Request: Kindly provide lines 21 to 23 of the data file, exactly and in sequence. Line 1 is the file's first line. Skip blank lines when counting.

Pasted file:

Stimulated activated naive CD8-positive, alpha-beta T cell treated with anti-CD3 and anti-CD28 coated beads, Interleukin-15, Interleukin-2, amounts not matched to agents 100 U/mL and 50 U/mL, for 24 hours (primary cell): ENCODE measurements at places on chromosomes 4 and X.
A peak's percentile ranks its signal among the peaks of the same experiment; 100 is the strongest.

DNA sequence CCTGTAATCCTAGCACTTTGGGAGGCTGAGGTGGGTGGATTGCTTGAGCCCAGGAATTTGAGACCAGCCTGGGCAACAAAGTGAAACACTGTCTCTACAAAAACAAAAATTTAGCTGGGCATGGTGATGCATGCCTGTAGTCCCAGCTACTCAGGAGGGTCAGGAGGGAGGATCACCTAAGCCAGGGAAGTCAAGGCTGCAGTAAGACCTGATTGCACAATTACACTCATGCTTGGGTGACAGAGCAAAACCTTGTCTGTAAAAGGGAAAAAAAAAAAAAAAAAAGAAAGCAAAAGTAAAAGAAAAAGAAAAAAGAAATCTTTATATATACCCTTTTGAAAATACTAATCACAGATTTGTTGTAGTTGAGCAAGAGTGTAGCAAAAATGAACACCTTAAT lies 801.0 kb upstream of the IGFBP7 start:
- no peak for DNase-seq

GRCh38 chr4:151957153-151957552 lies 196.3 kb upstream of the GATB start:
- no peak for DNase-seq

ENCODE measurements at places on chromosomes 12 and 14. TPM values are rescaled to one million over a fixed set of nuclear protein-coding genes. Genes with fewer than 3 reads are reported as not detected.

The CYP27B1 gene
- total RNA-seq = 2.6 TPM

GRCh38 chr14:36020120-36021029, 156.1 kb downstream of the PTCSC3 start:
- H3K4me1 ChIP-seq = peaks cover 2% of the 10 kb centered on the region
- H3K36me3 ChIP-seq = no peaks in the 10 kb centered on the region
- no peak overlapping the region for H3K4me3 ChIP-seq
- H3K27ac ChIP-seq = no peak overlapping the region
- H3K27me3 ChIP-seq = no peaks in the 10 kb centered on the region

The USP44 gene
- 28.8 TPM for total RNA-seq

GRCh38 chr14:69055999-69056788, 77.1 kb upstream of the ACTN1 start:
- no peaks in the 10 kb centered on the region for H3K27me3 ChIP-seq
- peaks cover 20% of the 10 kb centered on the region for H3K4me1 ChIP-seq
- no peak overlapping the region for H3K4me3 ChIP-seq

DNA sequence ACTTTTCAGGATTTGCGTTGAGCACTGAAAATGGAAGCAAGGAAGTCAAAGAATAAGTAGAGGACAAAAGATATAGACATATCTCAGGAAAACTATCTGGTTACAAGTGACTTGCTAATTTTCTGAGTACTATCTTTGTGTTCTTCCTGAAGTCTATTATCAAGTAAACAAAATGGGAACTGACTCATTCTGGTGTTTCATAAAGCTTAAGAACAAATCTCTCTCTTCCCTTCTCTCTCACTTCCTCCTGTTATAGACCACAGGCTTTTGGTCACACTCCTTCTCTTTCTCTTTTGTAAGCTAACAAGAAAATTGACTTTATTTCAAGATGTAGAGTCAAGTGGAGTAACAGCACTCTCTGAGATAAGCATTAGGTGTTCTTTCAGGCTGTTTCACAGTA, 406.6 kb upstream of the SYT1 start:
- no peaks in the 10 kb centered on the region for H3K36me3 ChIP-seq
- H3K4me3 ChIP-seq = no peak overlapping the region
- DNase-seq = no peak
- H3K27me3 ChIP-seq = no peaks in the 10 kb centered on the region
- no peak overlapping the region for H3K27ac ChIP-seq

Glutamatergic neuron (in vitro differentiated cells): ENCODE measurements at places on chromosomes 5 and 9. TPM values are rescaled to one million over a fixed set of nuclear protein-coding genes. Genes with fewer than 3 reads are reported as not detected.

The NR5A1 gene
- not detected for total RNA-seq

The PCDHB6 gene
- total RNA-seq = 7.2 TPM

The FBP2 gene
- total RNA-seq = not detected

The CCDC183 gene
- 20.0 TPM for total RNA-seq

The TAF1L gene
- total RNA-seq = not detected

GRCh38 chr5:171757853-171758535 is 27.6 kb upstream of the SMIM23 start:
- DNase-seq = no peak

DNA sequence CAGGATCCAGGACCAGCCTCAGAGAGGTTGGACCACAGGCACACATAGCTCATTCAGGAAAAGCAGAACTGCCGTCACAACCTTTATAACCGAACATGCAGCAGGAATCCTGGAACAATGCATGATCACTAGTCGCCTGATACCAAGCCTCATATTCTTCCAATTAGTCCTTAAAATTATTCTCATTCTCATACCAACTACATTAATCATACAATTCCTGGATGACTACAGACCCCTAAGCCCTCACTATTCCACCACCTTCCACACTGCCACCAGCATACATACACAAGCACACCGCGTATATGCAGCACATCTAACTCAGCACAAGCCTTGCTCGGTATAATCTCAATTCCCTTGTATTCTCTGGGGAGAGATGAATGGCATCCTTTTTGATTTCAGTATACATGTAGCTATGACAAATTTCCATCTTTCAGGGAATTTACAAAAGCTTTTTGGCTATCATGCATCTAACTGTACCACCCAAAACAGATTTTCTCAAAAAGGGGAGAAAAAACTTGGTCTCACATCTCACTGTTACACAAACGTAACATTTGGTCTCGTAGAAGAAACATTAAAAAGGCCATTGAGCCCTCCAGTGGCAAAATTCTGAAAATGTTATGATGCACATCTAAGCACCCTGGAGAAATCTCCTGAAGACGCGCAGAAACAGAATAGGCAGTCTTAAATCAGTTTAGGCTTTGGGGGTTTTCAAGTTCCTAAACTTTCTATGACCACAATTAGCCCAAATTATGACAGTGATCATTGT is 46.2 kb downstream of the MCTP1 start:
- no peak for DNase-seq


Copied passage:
- no peak overlapping the region for H3K4me3 ChIP-seq

DNA sequence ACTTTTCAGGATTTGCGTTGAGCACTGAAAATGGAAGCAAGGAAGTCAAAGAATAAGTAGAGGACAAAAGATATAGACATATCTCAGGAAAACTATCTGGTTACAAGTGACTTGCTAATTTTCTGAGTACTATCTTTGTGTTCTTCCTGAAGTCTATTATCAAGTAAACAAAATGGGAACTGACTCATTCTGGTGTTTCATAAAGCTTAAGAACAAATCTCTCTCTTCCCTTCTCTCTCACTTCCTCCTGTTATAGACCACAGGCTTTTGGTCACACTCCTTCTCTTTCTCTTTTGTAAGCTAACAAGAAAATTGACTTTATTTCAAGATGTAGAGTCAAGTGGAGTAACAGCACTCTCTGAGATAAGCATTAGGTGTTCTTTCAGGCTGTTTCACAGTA, 406.6 kb upstream of the SYT1 start:
- no peaks in the 10 kb centered on the region for H3K36me3 ChIP-seq